Theresa May Needs to Think Like a Poker Player in Brexit Talks, Says Pro

British prime minister Theresa May should learn to think like a poker player if she wants the upper hand in her Brexit negotiations according to Patrick Nally.

Theresa May.

Theresa May seen here on a visit to EU headquarters should use poker skills to win the Brexit negotiations according to Patrick Nally. (Image: qz.com)

Speaking to one of the UK’s largest newspapers, The Express, Nally said May should follow the lead of her American counterparts as the country looks to separate from the European Union (EU).

“The reason why I got involved with poker was because I met the head of Harvard Law School. He reminded me that a number of US Presidents talked about poker and used poker skills to negotiate in military and high-stress situations,” Nally told The Express on September 1.

May Needs to Become a Shark

Although something of a quip, the founder of the International Federation of Match Poker (IFMP) offered to teach May how to play. In his opinion, she currently has the advantage but her lack of poker knowledge suggests she doesn’t realize it.

For Nally, the UK’s position is that it’s leaving the EU. In contrast, the EU’s future is unclear as it has no idea of how its internal dynamics will change when the UK leaves the union. Because of this, May should be fearless and emotionless as she plays “hardball” in her final negotiations before the March 29, 2019, deadline.

Poker and politics have become unwitting dance partners over the last few decades. In addition to the recent wrangling over the game’s legality in certain countries, including the US, various prominent figures have anted up in the past.

As Nally noted, former presidents such as Abraham Lincoln and Richard Nixon have all famously played poker. In more recent times, Donald Trump said in 1996 that poker is a “beautiful microcosm of life.”

Political Poker Game

Outside of the US, Norway’s Ola Amundsgaard took on politician Erlend Wiborg in a public heads-up match back in 2013. Vying to prove poker is a game of skill, Amundsgaard played the Progress Party member in a 10,000-hand Pot Limit Omaha match.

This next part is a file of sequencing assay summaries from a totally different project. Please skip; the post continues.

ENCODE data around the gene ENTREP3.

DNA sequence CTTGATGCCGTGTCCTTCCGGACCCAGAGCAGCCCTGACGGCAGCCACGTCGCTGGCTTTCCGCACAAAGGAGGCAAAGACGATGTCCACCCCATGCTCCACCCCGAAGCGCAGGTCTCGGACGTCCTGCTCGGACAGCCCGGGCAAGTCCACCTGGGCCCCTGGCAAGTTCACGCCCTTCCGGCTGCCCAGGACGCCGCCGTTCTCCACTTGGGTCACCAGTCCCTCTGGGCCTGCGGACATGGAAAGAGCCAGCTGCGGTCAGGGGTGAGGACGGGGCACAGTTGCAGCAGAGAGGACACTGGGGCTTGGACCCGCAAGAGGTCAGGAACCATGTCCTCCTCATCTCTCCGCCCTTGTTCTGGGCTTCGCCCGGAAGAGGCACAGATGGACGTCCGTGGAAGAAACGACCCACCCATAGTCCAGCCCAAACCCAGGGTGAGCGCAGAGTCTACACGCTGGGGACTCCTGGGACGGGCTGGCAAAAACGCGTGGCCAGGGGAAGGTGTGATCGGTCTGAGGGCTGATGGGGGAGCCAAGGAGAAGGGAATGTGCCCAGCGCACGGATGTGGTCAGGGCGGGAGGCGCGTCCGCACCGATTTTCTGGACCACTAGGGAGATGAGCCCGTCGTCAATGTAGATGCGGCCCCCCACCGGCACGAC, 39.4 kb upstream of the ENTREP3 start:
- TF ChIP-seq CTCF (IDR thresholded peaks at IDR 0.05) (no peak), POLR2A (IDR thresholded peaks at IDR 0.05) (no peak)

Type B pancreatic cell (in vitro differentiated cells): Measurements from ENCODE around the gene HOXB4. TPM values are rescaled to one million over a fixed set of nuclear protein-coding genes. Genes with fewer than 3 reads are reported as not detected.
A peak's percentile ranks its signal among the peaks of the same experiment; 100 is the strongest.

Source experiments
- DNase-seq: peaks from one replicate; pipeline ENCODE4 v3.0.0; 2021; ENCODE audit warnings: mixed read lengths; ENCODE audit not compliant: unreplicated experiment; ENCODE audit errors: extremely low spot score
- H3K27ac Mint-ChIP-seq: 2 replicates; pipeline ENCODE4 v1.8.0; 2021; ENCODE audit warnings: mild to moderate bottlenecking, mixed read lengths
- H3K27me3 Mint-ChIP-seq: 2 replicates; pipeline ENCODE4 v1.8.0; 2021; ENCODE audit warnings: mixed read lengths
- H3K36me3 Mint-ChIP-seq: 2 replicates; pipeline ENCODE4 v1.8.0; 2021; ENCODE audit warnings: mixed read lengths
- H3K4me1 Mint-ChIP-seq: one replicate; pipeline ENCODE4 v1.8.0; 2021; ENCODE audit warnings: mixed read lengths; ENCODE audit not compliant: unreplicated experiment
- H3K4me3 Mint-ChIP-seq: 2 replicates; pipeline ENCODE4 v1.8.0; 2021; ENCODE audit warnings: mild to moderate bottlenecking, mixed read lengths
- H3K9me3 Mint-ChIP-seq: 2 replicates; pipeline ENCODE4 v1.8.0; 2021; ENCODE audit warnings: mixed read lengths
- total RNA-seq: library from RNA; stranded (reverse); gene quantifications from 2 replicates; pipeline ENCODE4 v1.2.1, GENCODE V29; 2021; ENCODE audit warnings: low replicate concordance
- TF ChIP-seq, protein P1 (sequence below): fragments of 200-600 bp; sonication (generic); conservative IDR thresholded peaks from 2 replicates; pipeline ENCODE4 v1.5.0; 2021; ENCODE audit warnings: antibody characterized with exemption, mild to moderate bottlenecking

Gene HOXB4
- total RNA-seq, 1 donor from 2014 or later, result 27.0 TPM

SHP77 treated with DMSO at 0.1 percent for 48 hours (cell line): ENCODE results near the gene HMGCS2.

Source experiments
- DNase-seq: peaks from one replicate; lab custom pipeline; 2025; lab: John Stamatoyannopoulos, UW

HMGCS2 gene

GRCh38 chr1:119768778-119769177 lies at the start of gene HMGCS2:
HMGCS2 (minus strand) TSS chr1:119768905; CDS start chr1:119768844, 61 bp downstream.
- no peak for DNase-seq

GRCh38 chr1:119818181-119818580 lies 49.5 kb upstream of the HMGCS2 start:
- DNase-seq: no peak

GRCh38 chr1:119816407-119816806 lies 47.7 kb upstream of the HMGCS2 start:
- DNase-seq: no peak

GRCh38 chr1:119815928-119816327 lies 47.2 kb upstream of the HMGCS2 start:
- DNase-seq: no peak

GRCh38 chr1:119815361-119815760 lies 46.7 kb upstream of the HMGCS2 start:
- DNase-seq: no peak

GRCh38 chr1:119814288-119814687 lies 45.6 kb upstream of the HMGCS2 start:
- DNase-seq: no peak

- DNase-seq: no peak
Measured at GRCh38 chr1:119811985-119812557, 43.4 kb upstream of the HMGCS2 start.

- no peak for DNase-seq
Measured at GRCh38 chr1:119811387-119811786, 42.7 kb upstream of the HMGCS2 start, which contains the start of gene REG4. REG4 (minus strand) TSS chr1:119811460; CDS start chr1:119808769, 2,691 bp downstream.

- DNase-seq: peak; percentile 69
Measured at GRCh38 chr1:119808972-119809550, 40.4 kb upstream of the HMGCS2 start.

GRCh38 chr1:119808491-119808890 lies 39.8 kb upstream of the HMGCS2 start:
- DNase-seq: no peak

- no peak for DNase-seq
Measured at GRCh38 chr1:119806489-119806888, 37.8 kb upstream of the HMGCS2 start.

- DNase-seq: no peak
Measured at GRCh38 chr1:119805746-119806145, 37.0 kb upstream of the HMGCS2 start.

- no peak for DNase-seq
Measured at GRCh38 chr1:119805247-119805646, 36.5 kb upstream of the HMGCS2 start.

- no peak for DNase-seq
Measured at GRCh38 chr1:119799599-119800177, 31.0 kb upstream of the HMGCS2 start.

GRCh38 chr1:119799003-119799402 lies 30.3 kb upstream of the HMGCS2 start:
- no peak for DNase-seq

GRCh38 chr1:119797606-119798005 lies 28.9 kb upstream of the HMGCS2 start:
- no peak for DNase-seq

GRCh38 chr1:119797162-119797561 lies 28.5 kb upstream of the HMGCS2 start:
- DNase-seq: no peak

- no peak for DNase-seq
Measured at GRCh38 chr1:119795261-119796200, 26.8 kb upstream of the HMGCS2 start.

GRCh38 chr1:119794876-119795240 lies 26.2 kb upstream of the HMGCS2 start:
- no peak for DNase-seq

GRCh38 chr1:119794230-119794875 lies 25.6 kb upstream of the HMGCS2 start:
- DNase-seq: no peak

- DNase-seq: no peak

Despite the allure of a $170,000 if he could win, Wiborg was out with just over 1,000 hands played. Although the public demonstration didn’t have an immediate effect, Norway has since loosened its objections to poker and allowed some live tournaments to take place recent years.

Those invested in poker already know the critical skills required to be a success at the felt. However, previous experience has shown that these skills can also be applied to other areas of life, something Nally believes May should take note of if she wants to win her Brexit showdown with the EU.

A request for information on May’s poker experience and whether she’d like to take up Nally’s offer has been sent to Downing Street by The Express; a response is pending.

Daniel Smyth
Written by
Daniel Smyth
Dan Smyth is a poker media journeyman who politely reminds CardsChat readers that poker is played all around the world, not just America.

Comments

Andrew Popov wrote...

A poker bluff in politics can be VERY expensive. However, what I see on the news is very similar. Everyone is trying to portray something that he does not have and get something that he will not beat at the showdown. 😀

gardin555 wrote...

I think the mental openness of the british prime minister is wonderful, to understand and said that poker strategies as well as skills to play well, are a good weapon to solve many situations.I Hope all the governments understand this, so the poker will be treated as a game of mental ability and not a game of chance, then will lift the ban and become legal in those countries.

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